Sorry about the confusion, I was trying to be very thorough in explaining this.

I'm not exactly sure what you're asking, but I can try to explain the 2 x 2 grid again and how you decode it. The premise is that given any board configuration we can find some function that maps it to a specific spot on the board.

We do this by looking at all of the spots that are heads up, and then xor their indices.

If they are all heads we can xor all of the indices together: 00 xor 01 xor 10 xor 11 -> 11 which is 3 in binary so that board corresponds to the 3rd spot on the board.

if they are all tails then their are no elements to xor together so it is just 00 which is 0 in binary so that board corresponds to the 0th spot on the board.

something like the following where half are heads and half are tails:

Heads

Tails

Heads

Tails

positions 00 and 10 are heads, so we do 00 xor 10 -> 10 which is 2 in binary so this board corresponds to the 2nd spot on the board.

It is actually many to 1, as there are more configurations of coins than there are spots on the board we are mapping them to. with a 2 x 2 board there are 2^{4} coin configurations while there are only 4 spaces on the board to map them to.

After we know we can encode a specific position on the board based on the coins configuration, we can move on to how to choose which coin to flip.

Did that help? again, I'm sorry for the confusion.

I think I understand the two-step process. The goal is to find two squares A and B such that A XOR B will give you the position of the key, so the trick is to treat the initial configuration as A and the final configuration as B.

It's an interesting trick.

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Sorry about the confusion, I was trying to be very thorough in explaining this.

I'm not exactly sure what you're asking, but I can try to explain the 2 x 2 grid again and how you decode it. The premise is that given any board configuration we can find some function that maps it to a specific spot on the board.

We do this by looking at all of the spots that are heads up, and then xor their indices.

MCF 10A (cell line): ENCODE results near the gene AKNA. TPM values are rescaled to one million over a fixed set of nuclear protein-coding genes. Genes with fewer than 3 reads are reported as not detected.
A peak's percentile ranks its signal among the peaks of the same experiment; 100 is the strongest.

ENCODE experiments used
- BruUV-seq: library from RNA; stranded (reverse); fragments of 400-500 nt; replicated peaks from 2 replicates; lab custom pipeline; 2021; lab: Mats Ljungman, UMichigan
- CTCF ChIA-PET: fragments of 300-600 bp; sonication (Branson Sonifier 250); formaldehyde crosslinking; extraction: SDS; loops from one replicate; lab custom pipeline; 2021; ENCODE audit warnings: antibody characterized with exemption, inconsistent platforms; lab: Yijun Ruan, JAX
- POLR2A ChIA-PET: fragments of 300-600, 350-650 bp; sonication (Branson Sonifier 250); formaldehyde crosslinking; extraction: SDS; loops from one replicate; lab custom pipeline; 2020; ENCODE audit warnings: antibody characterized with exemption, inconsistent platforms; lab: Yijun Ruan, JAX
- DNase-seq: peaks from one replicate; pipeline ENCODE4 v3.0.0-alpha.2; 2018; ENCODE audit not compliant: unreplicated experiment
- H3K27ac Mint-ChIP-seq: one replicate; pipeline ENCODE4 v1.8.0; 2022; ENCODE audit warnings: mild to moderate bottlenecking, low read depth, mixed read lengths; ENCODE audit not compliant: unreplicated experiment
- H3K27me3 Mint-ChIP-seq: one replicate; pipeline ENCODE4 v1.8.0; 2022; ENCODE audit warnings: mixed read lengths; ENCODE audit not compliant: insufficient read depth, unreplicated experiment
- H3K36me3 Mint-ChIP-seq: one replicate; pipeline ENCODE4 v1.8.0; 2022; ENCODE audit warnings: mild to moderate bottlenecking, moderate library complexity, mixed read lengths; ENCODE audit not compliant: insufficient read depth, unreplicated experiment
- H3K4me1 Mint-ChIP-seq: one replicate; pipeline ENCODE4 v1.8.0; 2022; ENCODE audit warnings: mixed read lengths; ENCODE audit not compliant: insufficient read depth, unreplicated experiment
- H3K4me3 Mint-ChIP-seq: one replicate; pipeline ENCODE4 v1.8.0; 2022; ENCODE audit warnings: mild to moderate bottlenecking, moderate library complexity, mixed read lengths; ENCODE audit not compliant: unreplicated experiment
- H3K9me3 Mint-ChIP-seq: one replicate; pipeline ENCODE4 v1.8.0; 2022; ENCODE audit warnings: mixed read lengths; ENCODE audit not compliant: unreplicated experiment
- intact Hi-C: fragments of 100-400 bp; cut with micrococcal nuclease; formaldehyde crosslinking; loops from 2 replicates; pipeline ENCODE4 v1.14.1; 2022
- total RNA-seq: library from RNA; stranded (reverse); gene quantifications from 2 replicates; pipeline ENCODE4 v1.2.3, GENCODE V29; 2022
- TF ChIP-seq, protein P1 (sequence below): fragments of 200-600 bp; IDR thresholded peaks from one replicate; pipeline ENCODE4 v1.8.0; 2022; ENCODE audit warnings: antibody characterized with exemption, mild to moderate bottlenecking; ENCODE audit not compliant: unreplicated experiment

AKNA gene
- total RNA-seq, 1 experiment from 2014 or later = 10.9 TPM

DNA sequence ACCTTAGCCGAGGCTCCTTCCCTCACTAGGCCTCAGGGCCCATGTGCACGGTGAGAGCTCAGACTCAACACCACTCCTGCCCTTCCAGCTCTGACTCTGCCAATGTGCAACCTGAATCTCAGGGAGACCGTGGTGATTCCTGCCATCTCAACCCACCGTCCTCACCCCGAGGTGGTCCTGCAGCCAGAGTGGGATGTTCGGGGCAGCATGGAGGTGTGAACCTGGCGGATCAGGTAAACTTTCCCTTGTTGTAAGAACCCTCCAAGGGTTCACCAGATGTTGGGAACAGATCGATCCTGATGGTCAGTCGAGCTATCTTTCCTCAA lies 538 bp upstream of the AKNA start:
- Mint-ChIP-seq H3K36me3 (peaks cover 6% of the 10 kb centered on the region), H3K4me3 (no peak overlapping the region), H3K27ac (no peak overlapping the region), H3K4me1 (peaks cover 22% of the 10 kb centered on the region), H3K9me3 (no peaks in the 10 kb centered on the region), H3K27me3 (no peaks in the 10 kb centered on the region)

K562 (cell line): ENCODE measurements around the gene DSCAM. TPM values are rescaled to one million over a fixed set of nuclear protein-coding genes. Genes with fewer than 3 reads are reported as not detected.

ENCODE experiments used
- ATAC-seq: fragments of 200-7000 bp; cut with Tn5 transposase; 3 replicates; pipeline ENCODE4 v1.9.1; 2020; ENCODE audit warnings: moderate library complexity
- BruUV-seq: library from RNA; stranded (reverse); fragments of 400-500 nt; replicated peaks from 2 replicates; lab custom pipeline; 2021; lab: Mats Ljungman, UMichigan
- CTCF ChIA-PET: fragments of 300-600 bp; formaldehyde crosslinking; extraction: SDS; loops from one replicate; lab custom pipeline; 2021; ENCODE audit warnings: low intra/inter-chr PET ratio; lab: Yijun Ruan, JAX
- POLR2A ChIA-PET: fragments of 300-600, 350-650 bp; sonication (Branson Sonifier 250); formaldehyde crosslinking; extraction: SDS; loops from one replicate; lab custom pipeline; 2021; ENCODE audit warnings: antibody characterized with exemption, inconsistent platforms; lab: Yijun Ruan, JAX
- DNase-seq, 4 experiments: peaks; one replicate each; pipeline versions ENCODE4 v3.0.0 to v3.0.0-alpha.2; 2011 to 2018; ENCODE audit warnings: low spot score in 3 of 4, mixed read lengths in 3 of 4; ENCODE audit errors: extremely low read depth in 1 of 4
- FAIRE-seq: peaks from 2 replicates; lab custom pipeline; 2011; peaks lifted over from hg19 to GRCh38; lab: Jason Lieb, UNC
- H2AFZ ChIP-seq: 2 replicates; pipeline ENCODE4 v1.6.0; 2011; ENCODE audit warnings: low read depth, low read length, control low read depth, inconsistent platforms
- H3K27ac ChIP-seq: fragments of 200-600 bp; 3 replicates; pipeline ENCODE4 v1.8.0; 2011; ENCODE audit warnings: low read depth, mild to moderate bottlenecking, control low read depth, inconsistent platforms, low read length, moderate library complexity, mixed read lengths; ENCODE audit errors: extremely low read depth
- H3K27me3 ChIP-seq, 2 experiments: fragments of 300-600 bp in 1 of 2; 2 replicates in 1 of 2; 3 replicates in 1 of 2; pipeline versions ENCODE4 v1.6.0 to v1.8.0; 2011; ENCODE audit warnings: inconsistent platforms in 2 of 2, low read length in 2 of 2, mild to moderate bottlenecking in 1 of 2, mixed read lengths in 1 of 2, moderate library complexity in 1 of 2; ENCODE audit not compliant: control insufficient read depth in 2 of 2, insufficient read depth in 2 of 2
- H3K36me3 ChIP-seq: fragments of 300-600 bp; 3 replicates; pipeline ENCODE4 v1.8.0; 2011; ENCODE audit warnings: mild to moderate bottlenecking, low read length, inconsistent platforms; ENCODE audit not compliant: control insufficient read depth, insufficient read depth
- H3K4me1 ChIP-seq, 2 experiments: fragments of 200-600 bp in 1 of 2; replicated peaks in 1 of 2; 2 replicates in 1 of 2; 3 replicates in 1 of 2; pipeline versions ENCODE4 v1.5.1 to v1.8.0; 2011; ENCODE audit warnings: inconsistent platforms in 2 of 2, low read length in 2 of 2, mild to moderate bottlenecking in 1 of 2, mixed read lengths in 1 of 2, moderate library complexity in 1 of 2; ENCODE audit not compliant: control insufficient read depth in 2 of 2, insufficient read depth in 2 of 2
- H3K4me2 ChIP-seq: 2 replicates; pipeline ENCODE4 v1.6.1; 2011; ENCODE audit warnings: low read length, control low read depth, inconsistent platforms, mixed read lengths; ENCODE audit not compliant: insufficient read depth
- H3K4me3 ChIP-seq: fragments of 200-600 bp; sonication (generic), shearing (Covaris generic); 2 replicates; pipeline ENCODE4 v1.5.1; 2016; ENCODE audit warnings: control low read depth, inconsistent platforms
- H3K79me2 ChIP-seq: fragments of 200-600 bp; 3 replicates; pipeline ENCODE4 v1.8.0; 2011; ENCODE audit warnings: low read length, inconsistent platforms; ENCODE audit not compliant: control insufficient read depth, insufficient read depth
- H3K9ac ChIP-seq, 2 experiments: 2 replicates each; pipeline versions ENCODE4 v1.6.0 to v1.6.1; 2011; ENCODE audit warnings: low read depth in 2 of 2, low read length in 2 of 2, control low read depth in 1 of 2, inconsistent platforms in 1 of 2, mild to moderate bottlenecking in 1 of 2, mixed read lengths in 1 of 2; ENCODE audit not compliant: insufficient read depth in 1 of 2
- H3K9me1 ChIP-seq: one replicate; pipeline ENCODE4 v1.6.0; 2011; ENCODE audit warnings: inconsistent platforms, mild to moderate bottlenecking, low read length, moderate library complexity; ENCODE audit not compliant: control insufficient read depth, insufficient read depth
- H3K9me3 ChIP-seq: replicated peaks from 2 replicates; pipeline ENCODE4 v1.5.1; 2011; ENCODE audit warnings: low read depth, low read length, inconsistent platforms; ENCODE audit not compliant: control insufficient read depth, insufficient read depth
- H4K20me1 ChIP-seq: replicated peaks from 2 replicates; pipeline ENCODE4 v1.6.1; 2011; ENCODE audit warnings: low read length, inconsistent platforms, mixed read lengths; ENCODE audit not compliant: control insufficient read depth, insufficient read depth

If they are all heads we can xor all of the indices together:

`00 xor 01 xor 10 xor 11 -> 11`

which is 3 in binary so that board corresponds to the 3rd spot on the board.if they are all tails then their are no elements to xor together so it is just

`00`

which is 0 in binary so that board corresponds to the 0th spot on the board.something like the following where half are heads and half are tails:

positions

`00`

and`10`

are heads, so we do`00 xor 10 -> 10`

which is 2 in binary so this board corresponds to the 2nd spot on the board.It is actually many to 1, as there are more configurations of coins than there are spots on the board we are mapping them to. with a 2 x 2 board there are 2

^{4}coin configurations while there are only 4 spaces on the board to map them to.After we know we can encode a specific position on the board based on the coins configuration, we can move on to how to choose which coin to flip.

Did that help? again, I'm sorry for the confusion.

This is another video that goes into detail if you're interested.

youtube.com/watch?v=as7Gkm7Y7h4

I think I understand the two-step process. The goal is to find two squares A and B such that A XOR B will give you the position of the key, so the trick is to treat the initial configuration as A and the final configuration as B.

It's an interesting trick.